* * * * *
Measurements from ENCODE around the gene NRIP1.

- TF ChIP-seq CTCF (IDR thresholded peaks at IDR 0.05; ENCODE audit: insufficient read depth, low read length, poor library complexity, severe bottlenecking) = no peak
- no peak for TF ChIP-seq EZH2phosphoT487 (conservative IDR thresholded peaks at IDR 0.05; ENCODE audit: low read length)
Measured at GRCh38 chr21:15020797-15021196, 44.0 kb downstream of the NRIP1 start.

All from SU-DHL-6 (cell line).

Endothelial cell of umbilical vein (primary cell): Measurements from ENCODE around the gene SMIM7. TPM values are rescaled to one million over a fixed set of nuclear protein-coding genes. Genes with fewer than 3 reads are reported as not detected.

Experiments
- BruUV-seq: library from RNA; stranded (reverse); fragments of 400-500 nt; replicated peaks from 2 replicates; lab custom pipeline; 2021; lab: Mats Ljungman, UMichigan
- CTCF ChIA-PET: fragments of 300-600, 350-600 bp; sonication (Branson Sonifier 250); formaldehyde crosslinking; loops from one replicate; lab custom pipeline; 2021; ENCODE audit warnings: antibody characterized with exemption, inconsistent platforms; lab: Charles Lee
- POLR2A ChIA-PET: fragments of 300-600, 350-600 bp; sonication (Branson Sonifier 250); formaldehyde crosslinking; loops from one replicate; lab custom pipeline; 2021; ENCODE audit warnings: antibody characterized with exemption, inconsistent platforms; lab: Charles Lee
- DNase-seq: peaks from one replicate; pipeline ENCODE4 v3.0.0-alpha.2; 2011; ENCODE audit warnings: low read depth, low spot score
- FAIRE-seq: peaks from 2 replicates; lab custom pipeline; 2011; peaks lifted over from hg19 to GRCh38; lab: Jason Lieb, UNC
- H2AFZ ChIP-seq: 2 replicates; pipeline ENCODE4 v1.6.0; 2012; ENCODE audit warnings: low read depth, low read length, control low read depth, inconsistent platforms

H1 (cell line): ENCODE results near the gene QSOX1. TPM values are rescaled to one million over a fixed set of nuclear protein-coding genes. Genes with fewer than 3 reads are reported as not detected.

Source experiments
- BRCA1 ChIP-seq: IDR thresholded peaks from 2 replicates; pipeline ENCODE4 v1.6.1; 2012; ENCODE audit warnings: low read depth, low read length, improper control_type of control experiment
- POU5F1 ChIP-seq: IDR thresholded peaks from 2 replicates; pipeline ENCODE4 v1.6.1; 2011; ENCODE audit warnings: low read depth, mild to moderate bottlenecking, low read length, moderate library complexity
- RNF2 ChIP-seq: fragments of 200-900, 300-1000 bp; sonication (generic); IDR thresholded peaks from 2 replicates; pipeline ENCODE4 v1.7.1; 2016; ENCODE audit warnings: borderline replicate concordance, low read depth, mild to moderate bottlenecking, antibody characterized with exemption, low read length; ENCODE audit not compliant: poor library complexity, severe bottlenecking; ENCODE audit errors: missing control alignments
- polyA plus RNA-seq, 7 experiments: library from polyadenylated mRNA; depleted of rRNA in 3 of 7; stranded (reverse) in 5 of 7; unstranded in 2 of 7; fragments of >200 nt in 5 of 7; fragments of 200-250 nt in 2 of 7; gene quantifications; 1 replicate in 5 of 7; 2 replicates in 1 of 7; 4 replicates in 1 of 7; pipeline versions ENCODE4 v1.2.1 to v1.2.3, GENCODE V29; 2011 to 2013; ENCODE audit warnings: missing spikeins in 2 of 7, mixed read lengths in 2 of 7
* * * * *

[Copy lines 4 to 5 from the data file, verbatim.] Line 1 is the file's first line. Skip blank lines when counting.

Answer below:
Measured at GRCh38 chr21:15020797-15021196, 44.0 kb downstream of the NRIP1 start.

All from SU-DHL-6 (cell line).